Telemedicine is often thought of as a way to manage chronic conditions, but a study from Iowa suggests it can work for acute disease monitoring, too.
A telemedicine program in Iowa designed to closely monitor COVID-19 patients at home during their acute illness was an effective, cost-efficient and sustainable way to manage the disease and take pressure off of hospitals, research shows.
And the method of providing patients care while minimizing health care workers’ exposure to disease shows potential for how future acute illnesses—whether a future pandemic or respiratory illnesses—can be appropriately managed using telemedicine, says the study, “Outcomes of a home telemonitoring program for SARS-CoV-2 viral infection at a large academic medical center.” It was published in the Journal of Telemedicine and Telecare.
“The biggest takeaway from this is that disease-specific telehealth is something that can be easy to do and is very likely associated with good outcomes. It hits multiple outcomes—things that are excellent for patients and things that are also excellent for health care systems,” doctors and other clinicians, said study lead author Andrew D. Bryant, MD.
He is assistant program director of the internal medicine residency program at University of Iowa Hospitals & Clinics (UIHC) and a clinical assistant professor in the department of internal medicine. UIHC is a member of the AMA Health System Program, which provides enterprise solutions to equip leadership, physicians and care teams with resources to advance their health systems.
How the program works
Telehealth is often thought of as a good nontraditional way to manage chronic conditions, but this study shows that it can be effective for acute diseases, Dr. Bryant said.
Early in the pandemic, UIHC physicians and care teams turned to a telehealth program that delivered a blood pressure cuff, a pulse oximeter, contact information to report worsening symptoms, instructions for home isolation and vital signs and symptoms log sheets a COVID-19 positive patient’s door. UIHC risk-stratified patients based on the age and comorbidities, a score Dr. Bryant said they were able to adjust as physicians learned more about the virus.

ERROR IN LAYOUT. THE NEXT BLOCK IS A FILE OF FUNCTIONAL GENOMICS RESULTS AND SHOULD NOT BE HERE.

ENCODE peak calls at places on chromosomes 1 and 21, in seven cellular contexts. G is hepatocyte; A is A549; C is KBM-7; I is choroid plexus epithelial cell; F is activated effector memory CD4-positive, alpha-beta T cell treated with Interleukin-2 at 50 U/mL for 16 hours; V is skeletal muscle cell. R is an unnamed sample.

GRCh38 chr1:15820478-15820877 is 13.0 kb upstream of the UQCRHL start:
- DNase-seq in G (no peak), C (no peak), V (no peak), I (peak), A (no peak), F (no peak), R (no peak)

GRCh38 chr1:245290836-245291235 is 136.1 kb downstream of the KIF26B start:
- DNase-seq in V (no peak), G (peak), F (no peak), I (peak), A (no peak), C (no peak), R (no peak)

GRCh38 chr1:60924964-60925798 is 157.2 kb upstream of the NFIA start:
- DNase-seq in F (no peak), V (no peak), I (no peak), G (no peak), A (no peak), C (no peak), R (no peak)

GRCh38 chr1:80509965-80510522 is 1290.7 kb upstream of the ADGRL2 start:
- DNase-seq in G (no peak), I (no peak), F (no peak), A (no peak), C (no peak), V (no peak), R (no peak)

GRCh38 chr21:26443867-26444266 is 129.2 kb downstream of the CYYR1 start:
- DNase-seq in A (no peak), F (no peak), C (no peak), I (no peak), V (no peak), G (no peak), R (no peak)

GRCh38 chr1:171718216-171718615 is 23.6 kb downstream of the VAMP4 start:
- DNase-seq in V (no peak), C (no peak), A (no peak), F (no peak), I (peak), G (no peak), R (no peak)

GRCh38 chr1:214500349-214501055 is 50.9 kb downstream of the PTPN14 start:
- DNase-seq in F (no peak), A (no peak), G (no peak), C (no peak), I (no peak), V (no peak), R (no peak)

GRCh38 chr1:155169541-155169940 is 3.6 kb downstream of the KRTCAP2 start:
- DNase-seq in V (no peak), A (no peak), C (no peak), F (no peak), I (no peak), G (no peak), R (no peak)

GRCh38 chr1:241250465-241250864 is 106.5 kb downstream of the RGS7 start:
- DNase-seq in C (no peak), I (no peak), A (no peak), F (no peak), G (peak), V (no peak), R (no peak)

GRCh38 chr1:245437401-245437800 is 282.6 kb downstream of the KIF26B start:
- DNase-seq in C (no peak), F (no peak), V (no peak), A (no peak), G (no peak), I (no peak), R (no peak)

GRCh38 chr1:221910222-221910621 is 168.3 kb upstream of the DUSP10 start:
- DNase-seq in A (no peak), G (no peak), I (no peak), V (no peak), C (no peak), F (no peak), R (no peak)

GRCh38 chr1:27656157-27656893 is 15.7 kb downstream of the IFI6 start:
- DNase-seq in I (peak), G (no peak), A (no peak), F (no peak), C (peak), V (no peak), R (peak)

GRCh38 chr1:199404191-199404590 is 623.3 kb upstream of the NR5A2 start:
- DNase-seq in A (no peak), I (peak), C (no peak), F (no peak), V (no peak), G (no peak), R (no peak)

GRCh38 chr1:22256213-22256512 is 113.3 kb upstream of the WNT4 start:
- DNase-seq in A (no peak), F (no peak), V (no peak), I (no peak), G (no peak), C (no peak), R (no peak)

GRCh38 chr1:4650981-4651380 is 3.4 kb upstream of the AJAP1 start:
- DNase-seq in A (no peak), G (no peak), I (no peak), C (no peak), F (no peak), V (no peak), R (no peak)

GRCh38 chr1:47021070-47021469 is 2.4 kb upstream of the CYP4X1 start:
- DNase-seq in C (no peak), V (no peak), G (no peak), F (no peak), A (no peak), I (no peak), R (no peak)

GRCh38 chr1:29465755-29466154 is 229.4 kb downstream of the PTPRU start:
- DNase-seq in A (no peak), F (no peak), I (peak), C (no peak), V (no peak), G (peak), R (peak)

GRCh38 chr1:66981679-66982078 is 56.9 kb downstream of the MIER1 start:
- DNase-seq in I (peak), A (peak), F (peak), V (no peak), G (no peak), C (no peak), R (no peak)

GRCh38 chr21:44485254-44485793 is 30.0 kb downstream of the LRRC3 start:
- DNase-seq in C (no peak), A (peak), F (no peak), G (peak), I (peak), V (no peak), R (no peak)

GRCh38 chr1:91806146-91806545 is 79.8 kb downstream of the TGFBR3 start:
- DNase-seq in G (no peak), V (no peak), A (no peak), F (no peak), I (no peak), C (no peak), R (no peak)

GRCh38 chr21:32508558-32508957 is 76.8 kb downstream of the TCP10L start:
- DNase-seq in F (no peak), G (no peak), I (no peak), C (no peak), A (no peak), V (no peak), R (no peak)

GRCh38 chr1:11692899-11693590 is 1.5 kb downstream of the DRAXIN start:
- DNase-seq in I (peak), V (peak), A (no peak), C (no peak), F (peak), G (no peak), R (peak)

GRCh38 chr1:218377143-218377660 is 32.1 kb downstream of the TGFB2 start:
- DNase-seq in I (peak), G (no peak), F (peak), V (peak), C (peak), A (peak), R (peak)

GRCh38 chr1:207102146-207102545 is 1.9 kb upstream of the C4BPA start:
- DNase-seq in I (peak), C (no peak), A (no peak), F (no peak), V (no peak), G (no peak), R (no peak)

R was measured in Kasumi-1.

The patient could take their own vitals while a nurse followed up to see how they were faring, allowing as many as possible to recover without hospital care while getting those who started to worsen to the hospital before they intensive care was required.
In the nearly four-month period studied early in the pandemic before there were many treatments for COVID-19, UIHC’s home surveillance program had 1,128 SARS-Co-V-2 patients meet the criteria to enroll in the home-monitoring program, with 30.7% of those patients considered at high risk for poor outcomes.
The hospitalization rate for such patients identified was 14.2% during the study period, which ended in June 2020. Among all patients in the UIHC study, 6.2% required hospitalization and 1.2% required ICU admission, the study says.
“Our observed rates of hospitalization and mortality were very low compared with national and regional averages at the time of this study,” the research says. “Early in the pandemic 12% of patient diagnosed with COVID-19 required hospitalization.”
Dr. Bryant said that as monoclonal antibodies and other treatments became available, they were able to incorporate that into their program. When patients get the phone call telling them they tested positive for COVID-19, they are told they will hear from a pharmacist regarding eligibility for one of the treatments. Getting all of the information on one day helps patients better understand what is going to happen, Dr. Bryant said.
“These programs have to be flexible and you need to be able to adapt based on new evidence and new guidelines,” he said.
Check out the AMA COVID-19 resource center for physicians and learn more with the AMA Remote Patient Monitoring Implementation Playbook.